SHHE @ Summerhall, Edinburgh, 23 Jan
Summerhall bears witness to a lovely evening of spacey synth-pop from Su Shaw, accompanied throughout by an astonishing light show
One could be forgiven for assuming Summerhall’s Main Hall, a spacious room with vast, stretching ceilings, would prove quite a task for a solo performer to sonically fill. Yet, an acute dynamic awareness, paired with a more than impressive use of quadrophonic sound (four separate speakers, each providing a different taste of the sonic palette) ensure the space is filled to the brim. Prefacing SHHE's headline set is, coincidentally enough, a friend of hers from their prior tenure working at the Summerhall Box Office – Louise McCraw, aka Goodnight Louisa.
Despite a live minimalism in comparison with the delicately recorded studio versions of her tracks, an undeniable magic is retained within the renditions we are gifted. A not-quite-tangible sparkling energy comes from the quality of songwriting evident in singles such as Hollow God and Someone So Sublime, as well as the sheer power and dynamic range of McCraw’s voice.
Listening to Su Shaw’s debut album under the moniker SHHE is more than a treat. Its weaving melodies and vast array of comforting textures are homely and warming, whilst also presenting a somewhat haunting atmosphere when it fits. Tonight's set is that album in full, track-by-track. From crisp drum-pad percussion to twanging reverb-dripping guitar lines, Shaw combats layered live instrumentation self-assuredly without distracting from her soft voice and the lyrical intonations and abstractions it communicates.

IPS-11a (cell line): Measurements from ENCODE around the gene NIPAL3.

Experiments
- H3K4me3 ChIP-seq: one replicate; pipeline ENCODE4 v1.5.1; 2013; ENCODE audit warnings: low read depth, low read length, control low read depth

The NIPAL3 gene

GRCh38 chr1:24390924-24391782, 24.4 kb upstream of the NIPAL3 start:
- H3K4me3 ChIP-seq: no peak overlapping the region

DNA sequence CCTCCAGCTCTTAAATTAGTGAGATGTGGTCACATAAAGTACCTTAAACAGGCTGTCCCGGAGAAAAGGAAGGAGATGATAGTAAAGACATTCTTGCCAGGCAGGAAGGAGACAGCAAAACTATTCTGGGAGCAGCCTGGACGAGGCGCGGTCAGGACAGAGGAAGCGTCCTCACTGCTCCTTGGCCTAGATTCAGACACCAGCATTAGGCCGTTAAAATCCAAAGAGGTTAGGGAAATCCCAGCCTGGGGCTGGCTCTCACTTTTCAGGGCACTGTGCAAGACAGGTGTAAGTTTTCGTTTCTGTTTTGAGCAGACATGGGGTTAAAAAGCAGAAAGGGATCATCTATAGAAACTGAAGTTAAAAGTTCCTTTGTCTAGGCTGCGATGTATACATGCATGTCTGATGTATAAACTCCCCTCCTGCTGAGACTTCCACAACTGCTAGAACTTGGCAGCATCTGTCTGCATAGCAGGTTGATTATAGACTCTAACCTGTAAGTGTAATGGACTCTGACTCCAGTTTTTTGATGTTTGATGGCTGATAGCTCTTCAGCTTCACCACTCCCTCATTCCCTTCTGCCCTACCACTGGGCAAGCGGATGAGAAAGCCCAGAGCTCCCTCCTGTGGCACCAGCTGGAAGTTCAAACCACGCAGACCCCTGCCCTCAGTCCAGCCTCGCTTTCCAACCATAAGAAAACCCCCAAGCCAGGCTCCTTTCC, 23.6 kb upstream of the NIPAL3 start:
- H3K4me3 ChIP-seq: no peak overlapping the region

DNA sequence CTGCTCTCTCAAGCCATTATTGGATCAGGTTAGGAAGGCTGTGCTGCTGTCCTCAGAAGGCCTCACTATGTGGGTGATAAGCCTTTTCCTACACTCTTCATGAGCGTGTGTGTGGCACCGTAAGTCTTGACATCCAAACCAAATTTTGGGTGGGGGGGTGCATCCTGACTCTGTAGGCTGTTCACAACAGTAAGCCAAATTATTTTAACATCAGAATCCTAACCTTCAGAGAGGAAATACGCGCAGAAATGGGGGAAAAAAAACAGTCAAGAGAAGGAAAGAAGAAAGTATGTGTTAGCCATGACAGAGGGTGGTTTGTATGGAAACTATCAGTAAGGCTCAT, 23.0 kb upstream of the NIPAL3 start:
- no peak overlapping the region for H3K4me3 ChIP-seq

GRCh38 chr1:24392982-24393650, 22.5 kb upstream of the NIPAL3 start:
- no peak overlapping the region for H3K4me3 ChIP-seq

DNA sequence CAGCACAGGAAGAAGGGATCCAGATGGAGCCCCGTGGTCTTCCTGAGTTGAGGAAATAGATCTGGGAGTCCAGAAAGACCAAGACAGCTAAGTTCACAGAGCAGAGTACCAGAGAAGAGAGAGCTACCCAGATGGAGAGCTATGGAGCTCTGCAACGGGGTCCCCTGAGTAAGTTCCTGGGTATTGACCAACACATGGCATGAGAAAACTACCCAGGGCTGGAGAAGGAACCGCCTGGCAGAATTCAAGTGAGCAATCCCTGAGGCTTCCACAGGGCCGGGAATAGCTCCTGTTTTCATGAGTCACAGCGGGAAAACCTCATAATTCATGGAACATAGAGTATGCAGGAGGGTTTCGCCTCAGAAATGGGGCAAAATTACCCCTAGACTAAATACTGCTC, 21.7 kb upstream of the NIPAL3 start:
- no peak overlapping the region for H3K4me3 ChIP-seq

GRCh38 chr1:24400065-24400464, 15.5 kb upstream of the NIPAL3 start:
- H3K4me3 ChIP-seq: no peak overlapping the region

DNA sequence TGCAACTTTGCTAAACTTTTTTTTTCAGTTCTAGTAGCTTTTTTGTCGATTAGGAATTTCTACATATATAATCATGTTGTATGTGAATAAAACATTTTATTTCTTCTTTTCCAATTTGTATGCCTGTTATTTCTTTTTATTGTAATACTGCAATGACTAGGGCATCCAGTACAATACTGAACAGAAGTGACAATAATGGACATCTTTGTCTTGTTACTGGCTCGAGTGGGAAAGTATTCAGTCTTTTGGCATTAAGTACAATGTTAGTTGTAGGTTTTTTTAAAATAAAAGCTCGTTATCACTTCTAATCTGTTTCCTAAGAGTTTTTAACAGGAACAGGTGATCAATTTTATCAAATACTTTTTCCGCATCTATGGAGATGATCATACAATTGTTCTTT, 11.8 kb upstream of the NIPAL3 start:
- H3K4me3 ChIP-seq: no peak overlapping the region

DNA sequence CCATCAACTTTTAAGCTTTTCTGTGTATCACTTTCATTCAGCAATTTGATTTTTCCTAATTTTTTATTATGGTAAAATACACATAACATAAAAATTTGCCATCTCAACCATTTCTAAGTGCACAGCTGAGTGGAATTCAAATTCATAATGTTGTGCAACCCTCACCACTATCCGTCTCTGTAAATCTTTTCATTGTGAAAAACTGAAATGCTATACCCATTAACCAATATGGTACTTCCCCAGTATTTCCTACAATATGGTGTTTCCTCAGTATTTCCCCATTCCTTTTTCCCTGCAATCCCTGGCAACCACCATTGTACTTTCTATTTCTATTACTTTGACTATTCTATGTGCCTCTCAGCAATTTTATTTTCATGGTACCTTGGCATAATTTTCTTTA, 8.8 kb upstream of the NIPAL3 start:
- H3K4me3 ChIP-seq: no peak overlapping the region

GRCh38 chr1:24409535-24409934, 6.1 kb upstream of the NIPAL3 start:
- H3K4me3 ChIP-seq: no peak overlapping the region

With Saint Cyrus, Shaw provides an almost anthemic vocal performance over a weird, jilted funk beat while tripping guitar lines tangle and toy with each other. In Emma, perhaps the standout moment of the evening, synth sounds ripple out in gorgeous ringlets of melody, panning from speaker to speaker and swirling around the enraptured room.
This lovely evening of spacey synth-pop is accompanied throughout by an astonishing light show, at points shrouding the performers in clouds of dry ice only to be pierced by passing beams, and at other times shimmering like the synths in abstract shapes on the ceiling.